Pain is different from our senses of smell, taste, or sight because there is not just one section of the brain responsible for the experience. There may be half a dozen or more areas of the brain involved. Doctors prescribe opioids to relieve the pain. Understanding pain and how we experience it could help us find a better way to relieve chronic pain.

One has to wonder if we have not brought the chronic pain issue onto ourselves. Those of us who have done some world-wide traveling have seen that pain is perceived and handled in various ways in different cultures. People walking on hot coals or running knives through their hands seems to be nothing exceptional in some areas of the world. When I was in the army, a young man assigned to our unit had grown up on the north slopes of Alaska. His view of what was cold in Wisconsin in January was not the same as the rest of us. In the Smithsonian article, an Italian family member showed up on a very cold day with a bitter wind blowing in a short-sleeved dress with her ankles bare. The young man in our army unit used to walk from the barracks to the mess hall in a T-shirt while the rest of us wore heavy parkas.

God’s design of the human body is so complex that it can be disturbed by a variety of external causes. God didn’t design us to have chronic pain. Understanding pain, how it works, and how to relieve it is essential. We need to survive what happens to us without being immobilized by aching that never seems to stop.
— John N. Clayton © 2019

Shivering in the Cold

Shivering in the Cold
As I write this on January 21, my outdoor thermometer says that the temperature here in Michigan is -5 degrees Fahrenheit. I just graded a correspondence course from a young lady who lives in Tennessee. She asked, “How can the squirrels I see outside live when it is so cold here, and not even shiver?” It was 35 degrees Fahrenheit where she lives. Why don’t we see squirrels and other animals shivering in the cold?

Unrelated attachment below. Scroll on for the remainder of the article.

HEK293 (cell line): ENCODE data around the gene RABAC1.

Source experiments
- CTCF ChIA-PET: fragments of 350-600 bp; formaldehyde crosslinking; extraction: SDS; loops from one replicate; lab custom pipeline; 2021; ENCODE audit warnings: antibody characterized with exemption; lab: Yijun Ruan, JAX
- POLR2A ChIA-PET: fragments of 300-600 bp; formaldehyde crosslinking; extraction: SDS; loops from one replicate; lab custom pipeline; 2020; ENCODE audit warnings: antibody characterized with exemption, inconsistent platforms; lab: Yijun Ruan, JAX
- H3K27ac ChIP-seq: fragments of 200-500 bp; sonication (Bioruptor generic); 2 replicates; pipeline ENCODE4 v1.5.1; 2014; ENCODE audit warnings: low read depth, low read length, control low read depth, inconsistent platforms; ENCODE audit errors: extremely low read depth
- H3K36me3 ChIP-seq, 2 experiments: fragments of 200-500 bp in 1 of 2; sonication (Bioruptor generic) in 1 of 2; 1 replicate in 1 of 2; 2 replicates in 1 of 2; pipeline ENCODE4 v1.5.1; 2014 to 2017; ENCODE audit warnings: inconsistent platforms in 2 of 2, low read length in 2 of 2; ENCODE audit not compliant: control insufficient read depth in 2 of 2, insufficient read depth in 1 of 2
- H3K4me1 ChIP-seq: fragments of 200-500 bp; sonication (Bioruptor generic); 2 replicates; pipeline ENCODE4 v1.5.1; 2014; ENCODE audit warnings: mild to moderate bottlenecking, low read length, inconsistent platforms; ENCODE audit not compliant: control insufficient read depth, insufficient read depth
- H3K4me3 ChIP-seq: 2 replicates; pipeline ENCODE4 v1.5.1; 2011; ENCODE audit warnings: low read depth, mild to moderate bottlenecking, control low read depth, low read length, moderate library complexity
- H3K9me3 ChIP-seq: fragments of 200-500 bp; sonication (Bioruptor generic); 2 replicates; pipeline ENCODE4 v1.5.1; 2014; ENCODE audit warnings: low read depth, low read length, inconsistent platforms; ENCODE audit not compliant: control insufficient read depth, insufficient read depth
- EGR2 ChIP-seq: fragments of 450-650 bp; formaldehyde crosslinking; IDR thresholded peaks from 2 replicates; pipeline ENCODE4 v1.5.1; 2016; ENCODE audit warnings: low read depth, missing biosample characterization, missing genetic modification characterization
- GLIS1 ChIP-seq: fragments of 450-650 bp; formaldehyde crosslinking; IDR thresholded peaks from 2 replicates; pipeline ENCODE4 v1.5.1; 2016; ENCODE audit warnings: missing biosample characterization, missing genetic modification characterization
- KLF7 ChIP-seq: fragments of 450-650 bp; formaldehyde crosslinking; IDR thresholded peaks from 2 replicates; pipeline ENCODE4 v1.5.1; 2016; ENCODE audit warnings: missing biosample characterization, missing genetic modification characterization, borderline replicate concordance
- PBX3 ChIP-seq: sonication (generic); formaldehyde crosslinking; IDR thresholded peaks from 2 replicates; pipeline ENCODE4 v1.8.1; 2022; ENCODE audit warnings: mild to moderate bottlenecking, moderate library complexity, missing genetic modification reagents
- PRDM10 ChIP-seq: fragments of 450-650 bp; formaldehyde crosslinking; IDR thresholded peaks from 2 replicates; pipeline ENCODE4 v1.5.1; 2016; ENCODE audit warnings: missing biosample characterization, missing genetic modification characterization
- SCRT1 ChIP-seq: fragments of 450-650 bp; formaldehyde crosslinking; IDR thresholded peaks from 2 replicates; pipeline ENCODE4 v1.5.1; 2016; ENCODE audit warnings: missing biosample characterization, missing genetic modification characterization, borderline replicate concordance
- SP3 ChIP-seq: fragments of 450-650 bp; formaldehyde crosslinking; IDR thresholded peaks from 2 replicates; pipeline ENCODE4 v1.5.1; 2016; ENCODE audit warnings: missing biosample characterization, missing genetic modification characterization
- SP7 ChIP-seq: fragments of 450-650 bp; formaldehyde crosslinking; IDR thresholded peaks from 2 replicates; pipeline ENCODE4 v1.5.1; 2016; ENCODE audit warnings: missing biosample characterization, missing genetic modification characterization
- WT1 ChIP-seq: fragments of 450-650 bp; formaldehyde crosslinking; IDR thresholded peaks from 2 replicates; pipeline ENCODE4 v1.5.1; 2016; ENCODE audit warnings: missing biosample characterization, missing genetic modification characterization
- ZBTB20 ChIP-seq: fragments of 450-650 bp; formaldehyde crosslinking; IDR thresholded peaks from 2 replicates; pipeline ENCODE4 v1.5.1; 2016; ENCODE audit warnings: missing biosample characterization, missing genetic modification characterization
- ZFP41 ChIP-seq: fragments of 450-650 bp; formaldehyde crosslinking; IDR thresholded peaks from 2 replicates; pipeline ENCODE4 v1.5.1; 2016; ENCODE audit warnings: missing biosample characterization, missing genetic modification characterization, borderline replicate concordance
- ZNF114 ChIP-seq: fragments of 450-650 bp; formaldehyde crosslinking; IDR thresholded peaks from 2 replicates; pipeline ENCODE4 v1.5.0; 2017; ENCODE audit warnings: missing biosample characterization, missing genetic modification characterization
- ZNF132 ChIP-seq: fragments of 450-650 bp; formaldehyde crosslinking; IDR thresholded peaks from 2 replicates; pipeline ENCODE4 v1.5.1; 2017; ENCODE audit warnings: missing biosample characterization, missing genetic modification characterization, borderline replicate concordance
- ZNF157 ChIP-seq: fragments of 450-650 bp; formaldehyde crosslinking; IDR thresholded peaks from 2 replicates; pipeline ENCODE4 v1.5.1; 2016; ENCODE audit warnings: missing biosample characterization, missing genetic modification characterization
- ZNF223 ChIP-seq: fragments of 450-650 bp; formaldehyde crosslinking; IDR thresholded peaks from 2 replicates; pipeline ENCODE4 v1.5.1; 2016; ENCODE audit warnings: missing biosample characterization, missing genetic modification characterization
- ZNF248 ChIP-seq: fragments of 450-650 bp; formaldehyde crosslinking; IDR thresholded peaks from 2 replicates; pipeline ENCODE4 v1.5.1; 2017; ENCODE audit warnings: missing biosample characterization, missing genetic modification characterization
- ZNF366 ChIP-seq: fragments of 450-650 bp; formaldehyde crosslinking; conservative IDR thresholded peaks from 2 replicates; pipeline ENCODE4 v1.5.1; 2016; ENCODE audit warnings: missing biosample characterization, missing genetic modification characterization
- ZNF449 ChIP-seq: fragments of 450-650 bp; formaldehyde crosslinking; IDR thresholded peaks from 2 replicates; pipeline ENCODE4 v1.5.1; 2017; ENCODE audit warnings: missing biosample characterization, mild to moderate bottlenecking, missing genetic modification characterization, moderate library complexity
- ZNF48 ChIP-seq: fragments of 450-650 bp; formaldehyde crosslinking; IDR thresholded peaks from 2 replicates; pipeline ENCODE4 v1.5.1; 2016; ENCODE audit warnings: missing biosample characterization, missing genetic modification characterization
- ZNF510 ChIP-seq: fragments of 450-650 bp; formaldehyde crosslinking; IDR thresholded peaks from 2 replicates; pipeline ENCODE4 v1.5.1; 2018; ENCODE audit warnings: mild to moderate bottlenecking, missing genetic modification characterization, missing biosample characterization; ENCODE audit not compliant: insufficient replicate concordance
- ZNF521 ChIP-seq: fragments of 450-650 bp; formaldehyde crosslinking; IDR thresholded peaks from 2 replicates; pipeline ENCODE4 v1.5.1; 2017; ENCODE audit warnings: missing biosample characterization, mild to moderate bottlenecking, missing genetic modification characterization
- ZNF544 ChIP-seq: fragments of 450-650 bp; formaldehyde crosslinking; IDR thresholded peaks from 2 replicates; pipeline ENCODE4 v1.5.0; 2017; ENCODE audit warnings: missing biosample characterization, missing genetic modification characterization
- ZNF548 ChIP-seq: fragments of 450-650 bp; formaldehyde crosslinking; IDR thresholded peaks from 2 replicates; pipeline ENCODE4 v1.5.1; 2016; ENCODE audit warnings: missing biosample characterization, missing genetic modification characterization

Recently an atheist said that if God did exist, He wouldn’t make incredibly cold places like Alaska. In his mind, God is just too cruel to believe in. He would rather have the whole planet be like where he lives in central Florida.

There are so many problems with that view it would take much more space to discuss them all. The fact is that many animals are designed for the cold, right on down to making their bodies not feel it. The February/March 2019 issue of National Wildlife (page 8) has an interesting discussion about species of animals that have cold-sensing nerve cells that don’t feel temperatures below 68 degrees F. This allows an animal’s body temperature to drop for long periods so they can hibernate. They do not experience the cold that would keep them awake. Animals that don’t hibernate can survive and be active in temperatures as low as 35 degrees F without feeling the cold, and they can do so for up to nine months.

There are many benefits of animal hibernation both for them and for the ecosystems in which they live. God is sensitive to the problems produced by very cold conditions or even uncomfortable temperatures for humans. He has designed not only the conditions but also the physiological makeup of the living things that exist within those systems so they won’t be left shivering in the cold.
–John N. Clayton © 2019

Ice Core Data and Global Warming

Ice Core Data Sampling
Many years ago I did a master’s degree thesis on what we can learn by studying ice core data. To do this, I looked at a core taken from Mt. Rainier and another taken from Alaska.